For 18 years, from 1931 to 1949, The Shadow, an unrelenting defender of justice, appeared as the title character in 325 novel-length adventures in The Shadow magazine, making it the first and most important of the character or hero pulps. A prototypical figure named The Shadow had appeared on radio even earlier, on the Detective Story Hour, but the fully-evolved character is best remembered for the radio series that ran from 1937 to 1954, with episodes punctuated by such memorable phrases as "Who knows what evil lurks in the hearts of men? The Shadow knows!" and "The weed of crime bears bitter fruit. Crime does not pay. The Shadow knows!"
The creation of the character named The Shadow is appropriately shrouded in mystery. Although no actual link has been established between the two characters, a seeming prototype of The Shadow appeared in the February 1929 issue of Street and Smith's Fame and Fortune. In that story, a character named Compton Moore, with glittering eyes and a mocking laugh, donned a green shroud to fight evil as The Shadow. Whether by imitation or coincidence, when pulp publishers Street and Smith sponsored Detective Story Hour, a radio dramatization of stories from their Detective Story Magazine, The Shadow was portrayed as the show's narrator, voiced by James La Curto, complete with that familiar haunting laugh.
To get a copyright on their accidental creation and meet what seemed to be a growing demand, Street and Smith quickly created a new pulp magazine, The Shadow, a Detective Magazine. John Nanovic, who would a few years later create the Doc Savage character, served as editor for the first twelve years. Journalist and amateur magician Walter Gibson was hired to turn the name and the laugh into a character. In just a few weeks, Gibson produced The Living Shadow, the first of the 325 novels that the magazine would publish over the next eighteen years. The stories were all attributed to the house name of Maxwell Grant, and Walter Gibson did not write all of them. However, he did write an astounding 282 of the novels, including the first 112 stories that firmly established the character. When the magazine went from quarterly to twice-monthly publication, Gibson simply picked up his pace and produced two complete novels a month.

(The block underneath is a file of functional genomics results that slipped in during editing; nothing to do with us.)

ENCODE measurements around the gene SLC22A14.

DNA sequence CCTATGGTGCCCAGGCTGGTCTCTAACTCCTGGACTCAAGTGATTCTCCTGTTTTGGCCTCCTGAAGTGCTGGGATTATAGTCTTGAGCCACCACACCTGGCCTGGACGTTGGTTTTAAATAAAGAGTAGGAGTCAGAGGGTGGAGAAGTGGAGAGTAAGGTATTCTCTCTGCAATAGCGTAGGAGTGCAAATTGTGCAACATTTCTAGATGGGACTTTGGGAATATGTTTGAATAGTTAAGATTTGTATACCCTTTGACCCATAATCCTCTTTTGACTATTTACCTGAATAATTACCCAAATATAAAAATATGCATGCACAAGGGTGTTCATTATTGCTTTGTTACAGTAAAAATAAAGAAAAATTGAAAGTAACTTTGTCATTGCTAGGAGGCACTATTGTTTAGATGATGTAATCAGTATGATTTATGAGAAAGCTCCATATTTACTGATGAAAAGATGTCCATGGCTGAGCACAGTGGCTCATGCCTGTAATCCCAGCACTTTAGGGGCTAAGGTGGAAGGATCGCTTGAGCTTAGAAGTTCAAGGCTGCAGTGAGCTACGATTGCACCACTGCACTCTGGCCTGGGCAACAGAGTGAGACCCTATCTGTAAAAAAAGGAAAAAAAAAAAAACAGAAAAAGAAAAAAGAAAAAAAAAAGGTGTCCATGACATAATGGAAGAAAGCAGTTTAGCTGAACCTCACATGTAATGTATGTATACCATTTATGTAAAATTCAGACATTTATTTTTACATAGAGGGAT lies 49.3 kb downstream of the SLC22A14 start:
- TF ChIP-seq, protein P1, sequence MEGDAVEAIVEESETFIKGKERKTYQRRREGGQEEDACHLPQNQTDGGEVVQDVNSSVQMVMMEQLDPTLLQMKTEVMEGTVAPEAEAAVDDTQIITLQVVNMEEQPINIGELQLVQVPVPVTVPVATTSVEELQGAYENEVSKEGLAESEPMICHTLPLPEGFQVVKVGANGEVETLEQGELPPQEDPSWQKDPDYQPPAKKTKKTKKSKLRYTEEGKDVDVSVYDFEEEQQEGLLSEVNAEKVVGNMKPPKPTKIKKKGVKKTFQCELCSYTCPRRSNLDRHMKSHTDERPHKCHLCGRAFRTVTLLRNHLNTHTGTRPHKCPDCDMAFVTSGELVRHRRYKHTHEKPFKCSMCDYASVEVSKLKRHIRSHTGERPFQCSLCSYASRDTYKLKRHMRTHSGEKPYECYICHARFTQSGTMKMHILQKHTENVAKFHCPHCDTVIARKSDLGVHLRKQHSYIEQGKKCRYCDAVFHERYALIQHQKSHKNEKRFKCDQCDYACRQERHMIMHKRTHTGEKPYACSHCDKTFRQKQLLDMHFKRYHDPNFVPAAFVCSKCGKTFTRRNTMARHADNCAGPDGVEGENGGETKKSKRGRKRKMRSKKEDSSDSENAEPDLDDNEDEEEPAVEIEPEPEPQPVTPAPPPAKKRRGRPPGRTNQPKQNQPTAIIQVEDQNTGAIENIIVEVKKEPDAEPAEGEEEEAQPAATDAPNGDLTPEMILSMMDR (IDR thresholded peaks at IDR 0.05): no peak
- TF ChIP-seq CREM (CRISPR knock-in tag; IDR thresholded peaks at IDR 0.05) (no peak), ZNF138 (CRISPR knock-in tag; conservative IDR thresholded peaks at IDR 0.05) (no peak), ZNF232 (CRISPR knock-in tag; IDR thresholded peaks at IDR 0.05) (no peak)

In the first story The Shadow is a mysterious presence who works through Harry Vincent and his other operatives. It took a few issues before The Shadow himself was in the center of the action, but the basic look and ambiance was established early on. On the first page of the first story, The Shadow, an ominous figure in a long black coat, seems to materialize out of the thick fog, with only his hawk nose and piercing eyes visible beneath his broad-brimmed felt hat. When The Shadow does go into action, he does so with an automatic pistol spitting death from each hand.